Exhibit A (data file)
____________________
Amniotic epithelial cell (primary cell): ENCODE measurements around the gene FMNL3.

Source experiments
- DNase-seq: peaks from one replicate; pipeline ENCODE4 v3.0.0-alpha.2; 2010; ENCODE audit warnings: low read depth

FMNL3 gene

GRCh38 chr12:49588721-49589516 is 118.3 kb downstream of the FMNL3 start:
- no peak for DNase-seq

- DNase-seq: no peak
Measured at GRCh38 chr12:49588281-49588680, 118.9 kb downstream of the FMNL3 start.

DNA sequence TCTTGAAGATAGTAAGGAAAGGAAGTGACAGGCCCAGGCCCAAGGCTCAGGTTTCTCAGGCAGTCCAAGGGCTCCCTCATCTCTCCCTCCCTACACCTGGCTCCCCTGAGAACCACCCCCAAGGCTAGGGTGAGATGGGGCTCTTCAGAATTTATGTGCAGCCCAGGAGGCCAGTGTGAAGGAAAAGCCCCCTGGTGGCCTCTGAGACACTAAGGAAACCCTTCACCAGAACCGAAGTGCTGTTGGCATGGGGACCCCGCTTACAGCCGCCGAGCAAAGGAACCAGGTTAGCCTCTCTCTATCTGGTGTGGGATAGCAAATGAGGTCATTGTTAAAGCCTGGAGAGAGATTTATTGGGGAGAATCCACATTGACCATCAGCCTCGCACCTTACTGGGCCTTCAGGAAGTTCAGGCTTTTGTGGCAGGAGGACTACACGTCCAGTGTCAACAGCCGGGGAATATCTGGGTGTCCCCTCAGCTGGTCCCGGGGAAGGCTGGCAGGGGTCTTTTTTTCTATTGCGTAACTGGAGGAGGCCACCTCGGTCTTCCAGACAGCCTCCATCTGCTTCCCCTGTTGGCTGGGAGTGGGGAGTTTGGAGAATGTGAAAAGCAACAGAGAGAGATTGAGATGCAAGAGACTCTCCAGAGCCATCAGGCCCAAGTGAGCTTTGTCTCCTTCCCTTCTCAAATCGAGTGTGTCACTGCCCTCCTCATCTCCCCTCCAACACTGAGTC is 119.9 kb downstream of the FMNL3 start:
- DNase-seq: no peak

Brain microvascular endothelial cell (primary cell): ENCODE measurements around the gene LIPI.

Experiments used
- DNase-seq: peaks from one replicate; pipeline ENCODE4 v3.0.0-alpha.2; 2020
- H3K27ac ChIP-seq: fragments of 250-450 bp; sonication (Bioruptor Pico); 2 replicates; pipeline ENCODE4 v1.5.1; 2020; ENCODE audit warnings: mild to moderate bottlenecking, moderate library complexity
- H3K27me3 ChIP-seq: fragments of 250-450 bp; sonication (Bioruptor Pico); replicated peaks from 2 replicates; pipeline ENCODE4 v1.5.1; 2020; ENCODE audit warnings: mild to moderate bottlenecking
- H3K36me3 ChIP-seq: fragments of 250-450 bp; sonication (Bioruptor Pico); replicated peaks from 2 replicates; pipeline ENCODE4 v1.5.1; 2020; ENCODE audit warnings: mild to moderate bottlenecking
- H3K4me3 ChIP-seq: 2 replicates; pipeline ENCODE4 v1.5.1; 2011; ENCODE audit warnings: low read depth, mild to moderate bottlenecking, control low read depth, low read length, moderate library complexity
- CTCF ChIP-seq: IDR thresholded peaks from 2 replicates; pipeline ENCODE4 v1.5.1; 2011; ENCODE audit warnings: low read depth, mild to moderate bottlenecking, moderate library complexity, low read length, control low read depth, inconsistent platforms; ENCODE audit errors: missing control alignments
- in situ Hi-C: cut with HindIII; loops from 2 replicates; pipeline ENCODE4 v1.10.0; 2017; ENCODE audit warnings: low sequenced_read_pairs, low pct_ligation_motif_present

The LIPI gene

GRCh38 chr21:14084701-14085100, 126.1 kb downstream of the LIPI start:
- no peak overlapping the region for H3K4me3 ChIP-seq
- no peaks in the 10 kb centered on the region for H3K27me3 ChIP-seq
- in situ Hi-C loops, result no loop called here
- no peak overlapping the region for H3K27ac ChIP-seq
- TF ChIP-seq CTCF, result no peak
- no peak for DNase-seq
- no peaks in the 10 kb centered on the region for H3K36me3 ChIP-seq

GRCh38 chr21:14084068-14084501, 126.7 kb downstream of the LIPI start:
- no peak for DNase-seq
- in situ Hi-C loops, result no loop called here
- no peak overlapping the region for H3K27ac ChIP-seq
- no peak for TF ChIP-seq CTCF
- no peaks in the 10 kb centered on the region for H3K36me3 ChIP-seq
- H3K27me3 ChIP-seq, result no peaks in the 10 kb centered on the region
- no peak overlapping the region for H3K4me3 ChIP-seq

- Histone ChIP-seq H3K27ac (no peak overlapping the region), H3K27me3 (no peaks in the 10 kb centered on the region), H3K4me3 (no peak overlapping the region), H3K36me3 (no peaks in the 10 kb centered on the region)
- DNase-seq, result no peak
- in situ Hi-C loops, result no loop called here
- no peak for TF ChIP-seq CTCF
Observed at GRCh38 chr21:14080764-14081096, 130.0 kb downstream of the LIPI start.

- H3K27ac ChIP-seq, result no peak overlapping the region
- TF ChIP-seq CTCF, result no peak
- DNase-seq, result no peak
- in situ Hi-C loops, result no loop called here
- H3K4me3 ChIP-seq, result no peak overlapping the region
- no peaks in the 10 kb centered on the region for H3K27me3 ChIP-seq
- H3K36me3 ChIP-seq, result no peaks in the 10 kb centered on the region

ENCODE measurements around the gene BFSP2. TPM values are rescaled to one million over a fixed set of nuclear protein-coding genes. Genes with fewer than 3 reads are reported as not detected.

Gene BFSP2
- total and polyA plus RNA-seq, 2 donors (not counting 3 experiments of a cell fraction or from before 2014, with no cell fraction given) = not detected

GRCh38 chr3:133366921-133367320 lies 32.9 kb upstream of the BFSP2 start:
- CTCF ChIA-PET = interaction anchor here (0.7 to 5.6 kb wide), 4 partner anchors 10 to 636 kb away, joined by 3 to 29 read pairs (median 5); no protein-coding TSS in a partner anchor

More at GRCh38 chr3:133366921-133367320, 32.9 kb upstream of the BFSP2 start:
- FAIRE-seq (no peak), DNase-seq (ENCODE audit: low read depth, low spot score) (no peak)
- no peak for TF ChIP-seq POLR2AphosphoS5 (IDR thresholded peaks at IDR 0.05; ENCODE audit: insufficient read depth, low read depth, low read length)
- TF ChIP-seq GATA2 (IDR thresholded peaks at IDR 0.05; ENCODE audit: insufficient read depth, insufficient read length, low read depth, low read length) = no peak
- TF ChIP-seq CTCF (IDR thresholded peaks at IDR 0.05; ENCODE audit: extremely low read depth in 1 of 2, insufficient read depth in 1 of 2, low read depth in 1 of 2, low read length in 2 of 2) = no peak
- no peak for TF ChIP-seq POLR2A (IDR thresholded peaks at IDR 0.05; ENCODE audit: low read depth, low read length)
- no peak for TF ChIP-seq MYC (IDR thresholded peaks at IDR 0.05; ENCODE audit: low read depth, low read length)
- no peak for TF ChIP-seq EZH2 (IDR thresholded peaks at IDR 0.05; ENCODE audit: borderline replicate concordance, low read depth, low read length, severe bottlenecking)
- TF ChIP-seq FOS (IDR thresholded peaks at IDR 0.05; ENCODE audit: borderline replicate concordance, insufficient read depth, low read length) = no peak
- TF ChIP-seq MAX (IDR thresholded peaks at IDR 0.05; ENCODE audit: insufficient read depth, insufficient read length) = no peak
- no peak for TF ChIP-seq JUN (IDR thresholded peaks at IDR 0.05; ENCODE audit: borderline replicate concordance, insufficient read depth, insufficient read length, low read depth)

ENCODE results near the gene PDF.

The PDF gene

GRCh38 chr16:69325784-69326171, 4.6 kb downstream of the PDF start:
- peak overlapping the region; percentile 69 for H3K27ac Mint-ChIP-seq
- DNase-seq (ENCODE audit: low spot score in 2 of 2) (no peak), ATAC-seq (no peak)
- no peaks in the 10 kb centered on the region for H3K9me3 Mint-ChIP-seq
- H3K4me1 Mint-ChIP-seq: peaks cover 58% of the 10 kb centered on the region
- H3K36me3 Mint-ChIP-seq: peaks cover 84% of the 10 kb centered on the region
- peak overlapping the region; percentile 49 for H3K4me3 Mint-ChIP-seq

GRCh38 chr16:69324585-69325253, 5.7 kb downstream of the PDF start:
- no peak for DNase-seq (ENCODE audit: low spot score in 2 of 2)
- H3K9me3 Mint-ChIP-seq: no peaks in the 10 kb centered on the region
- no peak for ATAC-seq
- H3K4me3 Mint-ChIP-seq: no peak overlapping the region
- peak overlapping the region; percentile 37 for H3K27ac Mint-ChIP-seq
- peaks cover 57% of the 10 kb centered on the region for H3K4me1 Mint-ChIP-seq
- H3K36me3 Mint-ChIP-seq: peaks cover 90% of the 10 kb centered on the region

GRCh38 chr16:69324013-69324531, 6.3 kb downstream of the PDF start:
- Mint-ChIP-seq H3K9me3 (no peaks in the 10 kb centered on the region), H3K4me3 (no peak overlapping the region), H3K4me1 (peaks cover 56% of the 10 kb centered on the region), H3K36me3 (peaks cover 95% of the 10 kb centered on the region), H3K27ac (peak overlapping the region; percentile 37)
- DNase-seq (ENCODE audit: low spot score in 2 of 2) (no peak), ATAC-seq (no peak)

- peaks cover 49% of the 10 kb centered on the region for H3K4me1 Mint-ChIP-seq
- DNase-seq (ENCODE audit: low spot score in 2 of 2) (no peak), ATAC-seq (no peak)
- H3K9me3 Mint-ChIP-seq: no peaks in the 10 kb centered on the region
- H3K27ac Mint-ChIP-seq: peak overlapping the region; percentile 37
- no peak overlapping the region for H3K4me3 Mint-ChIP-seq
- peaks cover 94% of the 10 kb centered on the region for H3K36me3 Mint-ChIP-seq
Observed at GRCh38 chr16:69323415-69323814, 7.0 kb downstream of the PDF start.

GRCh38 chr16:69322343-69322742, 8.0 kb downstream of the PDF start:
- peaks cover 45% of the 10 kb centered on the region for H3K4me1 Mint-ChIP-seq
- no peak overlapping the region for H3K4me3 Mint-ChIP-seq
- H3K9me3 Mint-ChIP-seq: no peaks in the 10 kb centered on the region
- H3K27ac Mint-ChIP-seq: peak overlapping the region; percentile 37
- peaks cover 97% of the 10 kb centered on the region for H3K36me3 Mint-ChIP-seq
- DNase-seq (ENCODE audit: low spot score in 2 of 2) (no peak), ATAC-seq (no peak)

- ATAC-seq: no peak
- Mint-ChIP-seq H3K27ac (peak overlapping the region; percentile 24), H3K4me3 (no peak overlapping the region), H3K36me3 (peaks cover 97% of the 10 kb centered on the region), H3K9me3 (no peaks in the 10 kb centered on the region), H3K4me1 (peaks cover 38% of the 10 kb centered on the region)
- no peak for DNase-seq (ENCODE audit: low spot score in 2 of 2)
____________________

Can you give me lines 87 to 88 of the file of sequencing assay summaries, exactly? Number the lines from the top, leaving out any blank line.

- H3K9me3 Mint-ChIP-seq: no peaks in the 10 kb centered on the region
- H3K27ac Mint-ChIP-seq: peak overlapping the region; percentile 37